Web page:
Growing up in a liberal household in Pakistan, Dr Ayesha Khanna was aware of the inequity in society and felt a responsibility to do something about it. Joining us on the Future of Work, Now podcast, Dr Khanna shared how these principles have influenced her career and led her to complete a PhD focused on smart cities.
Today, Dr Khanna is CEO of ADDO AI, a specialist data science and artificial intelligence (AI) firm. ADDO AI provides advice and implements data platforms for customers in Asia, the Middle East, and the US. She is also Founder of 21C Girls (21st Century Girls), a registered charity that teaches coding and artificial intelligence to girls and women in Singapore.
In her conversation with podcast host Jess O’Reilly, Dr Khanna offers insight into her work and provides advice on how to maximise the benefits of AI.
Here are highlights from the conversation:
Over time, technology has moved from the back office to the front office. Now, technology and business teams work closer together. However, there’s a new team player today and that’s the machine.
“There’s the business person, there's the technology person, and now there is the machine itself. We have to learn to work with these new influences, whether it's an AI agent that supports you in your daily decision-making, or a robot in your warehouse,” said Dr Khanna.
Treating AI like a colleague doesn’t mean believing everything it says. On the contrary, Dr Khanna, says it is okay to question what it tells you. The important thing is to listen.
“Think about your normal office relationships. Your colleague will say something and you could be quite open to it or your instinct may tell you that it won’t work for your business. That is precisely how we work with humans and how we must work with machines. We have to be open to AI’s recommendations and experiment, but we also have to be critical and question the recommendations,” said Dr Khanna.
AI projects typically require data scientists and AI engineers, as well as experts in areas like natural language processing (NLP). Dr Khanna said there had previously been a shortage of skills in these areas, but growing interest in AI could help close the talent gap. In addition, solutions like Tableau CRM could lessen the need for large teams of data experts.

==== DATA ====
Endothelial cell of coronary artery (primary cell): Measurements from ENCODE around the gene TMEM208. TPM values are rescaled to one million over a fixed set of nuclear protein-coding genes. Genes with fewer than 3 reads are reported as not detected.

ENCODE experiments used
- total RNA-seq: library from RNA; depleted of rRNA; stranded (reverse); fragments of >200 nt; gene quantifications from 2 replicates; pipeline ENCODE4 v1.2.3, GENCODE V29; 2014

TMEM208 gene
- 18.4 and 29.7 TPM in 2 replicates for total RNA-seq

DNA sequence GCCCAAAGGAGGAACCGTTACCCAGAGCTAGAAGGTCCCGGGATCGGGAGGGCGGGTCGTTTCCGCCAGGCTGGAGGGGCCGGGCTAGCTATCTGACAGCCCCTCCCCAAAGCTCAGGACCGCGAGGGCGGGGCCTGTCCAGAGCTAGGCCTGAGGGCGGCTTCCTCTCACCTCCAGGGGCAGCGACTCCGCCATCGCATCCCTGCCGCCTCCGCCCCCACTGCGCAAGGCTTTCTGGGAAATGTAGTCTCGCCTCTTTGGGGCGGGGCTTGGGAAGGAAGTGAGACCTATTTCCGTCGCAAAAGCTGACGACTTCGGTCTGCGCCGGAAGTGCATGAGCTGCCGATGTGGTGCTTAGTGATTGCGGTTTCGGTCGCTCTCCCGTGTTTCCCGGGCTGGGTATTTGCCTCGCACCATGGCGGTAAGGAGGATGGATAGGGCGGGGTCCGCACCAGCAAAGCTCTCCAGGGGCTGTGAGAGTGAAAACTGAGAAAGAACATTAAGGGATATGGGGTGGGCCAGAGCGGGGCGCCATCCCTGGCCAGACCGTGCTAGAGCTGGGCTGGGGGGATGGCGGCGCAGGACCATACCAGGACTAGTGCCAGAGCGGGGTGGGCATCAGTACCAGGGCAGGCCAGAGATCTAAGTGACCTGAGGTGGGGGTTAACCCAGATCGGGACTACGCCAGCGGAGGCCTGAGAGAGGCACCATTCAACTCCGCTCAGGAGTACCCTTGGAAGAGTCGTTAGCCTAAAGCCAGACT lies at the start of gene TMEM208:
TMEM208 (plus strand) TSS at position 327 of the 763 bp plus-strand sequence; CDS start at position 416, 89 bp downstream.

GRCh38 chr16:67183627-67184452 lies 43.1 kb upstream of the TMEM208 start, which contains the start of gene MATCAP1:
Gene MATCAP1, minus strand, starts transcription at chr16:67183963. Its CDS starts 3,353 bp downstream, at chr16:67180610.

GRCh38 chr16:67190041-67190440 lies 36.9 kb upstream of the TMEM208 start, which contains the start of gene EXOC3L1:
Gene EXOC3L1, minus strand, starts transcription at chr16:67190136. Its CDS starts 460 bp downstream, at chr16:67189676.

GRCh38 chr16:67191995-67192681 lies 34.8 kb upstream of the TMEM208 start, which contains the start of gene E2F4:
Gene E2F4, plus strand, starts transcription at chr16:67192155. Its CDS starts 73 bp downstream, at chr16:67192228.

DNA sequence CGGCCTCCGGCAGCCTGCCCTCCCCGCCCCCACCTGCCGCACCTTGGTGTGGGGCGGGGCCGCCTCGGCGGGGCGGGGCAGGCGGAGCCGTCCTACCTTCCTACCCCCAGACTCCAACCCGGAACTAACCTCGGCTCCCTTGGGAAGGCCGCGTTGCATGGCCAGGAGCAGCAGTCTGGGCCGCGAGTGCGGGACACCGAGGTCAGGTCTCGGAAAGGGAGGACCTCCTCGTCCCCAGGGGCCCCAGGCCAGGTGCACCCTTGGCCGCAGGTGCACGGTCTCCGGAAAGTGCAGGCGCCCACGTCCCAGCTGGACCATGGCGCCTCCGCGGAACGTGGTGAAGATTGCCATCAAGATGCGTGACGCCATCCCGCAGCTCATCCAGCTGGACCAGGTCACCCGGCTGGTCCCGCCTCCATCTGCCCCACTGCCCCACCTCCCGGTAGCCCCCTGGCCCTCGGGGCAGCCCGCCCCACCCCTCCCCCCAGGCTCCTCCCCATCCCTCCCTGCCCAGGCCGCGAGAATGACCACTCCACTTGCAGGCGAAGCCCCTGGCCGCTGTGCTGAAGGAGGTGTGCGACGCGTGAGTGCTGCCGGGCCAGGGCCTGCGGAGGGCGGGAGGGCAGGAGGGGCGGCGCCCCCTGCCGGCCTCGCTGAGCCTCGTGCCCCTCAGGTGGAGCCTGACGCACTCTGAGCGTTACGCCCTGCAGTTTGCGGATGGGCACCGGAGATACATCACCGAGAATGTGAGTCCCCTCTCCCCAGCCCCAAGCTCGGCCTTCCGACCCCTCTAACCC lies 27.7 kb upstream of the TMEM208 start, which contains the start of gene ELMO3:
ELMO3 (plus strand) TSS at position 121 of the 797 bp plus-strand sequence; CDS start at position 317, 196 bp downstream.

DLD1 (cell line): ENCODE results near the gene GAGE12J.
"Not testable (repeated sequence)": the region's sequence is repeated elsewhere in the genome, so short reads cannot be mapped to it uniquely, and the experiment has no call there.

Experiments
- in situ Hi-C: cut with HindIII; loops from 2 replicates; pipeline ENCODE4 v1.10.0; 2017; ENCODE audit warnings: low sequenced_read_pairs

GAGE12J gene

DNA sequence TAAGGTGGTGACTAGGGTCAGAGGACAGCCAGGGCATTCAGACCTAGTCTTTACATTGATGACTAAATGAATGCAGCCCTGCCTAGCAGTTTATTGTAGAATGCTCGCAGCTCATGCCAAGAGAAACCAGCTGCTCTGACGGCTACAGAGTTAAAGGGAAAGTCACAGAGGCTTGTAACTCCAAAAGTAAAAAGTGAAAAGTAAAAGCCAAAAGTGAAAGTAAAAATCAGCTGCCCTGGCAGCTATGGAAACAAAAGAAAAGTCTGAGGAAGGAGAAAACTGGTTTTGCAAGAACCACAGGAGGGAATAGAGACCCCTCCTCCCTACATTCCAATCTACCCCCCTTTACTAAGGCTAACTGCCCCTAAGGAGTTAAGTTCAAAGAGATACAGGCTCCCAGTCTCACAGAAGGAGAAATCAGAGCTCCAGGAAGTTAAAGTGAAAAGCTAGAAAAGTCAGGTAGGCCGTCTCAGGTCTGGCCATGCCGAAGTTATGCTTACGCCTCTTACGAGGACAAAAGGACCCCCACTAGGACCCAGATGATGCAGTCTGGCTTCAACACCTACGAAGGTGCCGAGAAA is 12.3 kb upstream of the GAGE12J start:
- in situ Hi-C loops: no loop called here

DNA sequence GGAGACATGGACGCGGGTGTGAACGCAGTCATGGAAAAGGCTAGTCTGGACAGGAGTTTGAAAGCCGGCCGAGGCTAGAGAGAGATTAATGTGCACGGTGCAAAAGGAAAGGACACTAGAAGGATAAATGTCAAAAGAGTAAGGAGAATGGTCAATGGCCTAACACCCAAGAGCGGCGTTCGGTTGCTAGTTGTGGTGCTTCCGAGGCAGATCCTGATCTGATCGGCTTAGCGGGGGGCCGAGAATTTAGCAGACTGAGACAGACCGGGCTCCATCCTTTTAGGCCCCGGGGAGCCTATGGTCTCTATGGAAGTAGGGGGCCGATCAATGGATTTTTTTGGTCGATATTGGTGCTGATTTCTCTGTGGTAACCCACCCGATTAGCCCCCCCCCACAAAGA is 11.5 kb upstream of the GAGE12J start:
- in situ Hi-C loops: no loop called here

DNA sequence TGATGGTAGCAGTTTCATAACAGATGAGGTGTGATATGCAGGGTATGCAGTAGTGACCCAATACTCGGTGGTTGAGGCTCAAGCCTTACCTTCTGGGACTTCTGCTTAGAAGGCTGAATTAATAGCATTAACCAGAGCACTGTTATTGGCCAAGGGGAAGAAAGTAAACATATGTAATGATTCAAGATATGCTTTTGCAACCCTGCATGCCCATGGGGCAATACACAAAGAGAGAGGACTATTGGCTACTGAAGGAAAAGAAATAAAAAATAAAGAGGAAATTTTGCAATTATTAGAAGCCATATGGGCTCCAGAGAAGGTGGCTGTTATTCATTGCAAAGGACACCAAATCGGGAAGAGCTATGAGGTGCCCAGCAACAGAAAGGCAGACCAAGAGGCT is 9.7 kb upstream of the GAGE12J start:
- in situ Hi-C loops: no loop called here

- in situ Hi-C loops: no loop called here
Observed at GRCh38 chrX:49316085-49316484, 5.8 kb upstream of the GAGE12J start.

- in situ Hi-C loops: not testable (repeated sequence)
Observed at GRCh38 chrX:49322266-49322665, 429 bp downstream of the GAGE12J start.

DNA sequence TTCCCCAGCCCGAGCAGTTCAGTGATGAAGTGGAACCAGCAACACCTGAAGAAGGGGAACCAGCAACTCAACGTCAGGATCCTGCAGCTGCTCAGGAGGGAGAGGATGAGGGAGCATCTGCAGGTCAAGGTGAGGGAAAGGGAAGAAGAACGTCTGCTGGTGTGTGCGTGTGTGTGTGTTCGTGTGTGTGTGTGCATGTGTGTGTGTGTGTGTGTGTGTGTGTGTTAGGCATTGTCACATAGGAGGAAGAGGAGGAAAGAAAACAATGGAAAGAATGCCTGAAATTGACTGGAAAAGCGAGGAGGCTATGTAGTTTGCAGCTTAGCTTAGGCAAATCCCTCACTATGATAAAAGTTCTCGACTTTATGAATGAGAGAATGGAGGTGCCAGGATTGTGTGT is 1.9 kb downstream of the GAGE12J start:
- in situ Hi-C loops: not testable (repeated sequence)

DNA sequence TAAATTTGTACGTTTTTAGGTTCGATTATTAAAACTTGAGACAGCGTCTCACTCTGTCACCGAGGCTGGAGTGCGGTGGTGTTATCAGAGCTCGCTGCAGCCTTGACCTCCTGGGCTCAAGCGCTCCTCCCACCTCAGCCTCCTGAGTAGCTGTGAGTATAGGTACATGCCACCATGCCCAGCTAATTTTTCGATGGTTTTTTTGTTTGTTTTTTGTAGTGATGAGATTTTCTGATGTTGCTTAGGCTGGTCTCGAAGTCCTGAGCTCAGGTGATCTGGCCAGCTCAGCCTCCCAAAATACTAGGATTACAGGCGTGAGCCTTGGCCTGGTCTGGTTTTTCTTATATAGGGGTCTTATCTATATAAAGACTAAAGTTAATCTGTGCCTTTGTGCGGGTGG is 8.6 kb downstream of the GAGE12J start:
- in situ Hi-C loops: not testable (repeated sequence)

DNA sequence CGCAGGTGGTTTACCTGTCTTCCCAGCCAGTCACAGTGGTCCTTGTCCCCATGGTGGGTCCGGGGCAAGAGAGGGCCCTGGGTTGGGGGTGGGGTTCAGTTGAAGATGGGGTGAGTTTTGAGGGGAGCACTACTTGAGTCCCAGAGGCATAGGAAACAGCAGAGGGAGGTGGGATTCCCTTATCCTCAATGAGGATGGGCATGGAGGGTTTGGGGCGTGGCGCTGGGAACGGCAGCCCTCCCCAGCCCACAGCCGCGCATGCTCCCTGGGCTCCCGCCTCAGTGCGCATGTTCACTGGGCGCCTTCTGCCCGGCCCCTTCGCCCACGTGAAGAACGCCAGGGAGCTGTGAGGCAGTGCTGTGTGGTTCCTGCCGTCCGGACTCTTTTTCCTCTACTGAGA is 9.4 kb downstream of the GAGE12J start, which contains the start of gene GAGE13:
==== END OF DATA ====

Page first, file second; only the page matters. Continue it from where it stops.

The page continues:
“Where existing AI products can be used, then your job is to connect the dots. You don’t need to be a deep AI expert for that. You can have just a small team or have an advisory team who can come in and create a little bit of custom code. I think we’ll see more of this in the future,” said Dr Khanna.
Asked about the skills required for the future of work and AI, Dr Khanna said it was important for everyone to be computationally literate.
“The ability to read and write, do basic math and recognise basic coding is fundamental to understanding how the world around you works. Without that, you lose confidence,” said Dr Khanna. “There are many fabulous people who shrink back in board meetings, for example, as they don’t understand how technology is disrupting their business. It is unfair to them and unfair to their employer and employees as they have a responsibility to learn what’s necessary about the world around them.”
Through her charity 21C Girls, Dr Khanna is now empowering the next generation with the skills and confidence to succeed in the future of work. She was raised to believe that she could do anything, and started the charity because she wanted other girls to believe the same.
The charity now works with the Infocomm Media Development Authority (IMDA) and Google in Singapore to teach boys and girls how to code. “The kids love it. They learn the basics of coding, but also problem solving through coding and that really is the key. Coding is another language to solve problems just like writing music or painting is a language to express your creativity,” said Dr Khanna.
Dr Khanna also runs the Empower Program with Ngee Ann Polytechnic in Singapore. This program teaches girls the basics of AI and the feedback has shown it to be successful in building confidence about the future.
“It’s very important we put in that work to upskill ourselves and be fearless. AI and technology is not rocket science. You can learn the basics and sometimes the basics are all that you need. So I encourage everyone— especially girls and women— to pick up that book or take that course and learn,” said Dr Khanna.
Listen to the full podcast for more on Dr Khanna’s career journey and her perspectives on the future of AI.
Tune in at 1:00 p.m. SGT Friday, April 30 to hear from Suraj Naik, CMO and Board Member of the Genius Group.
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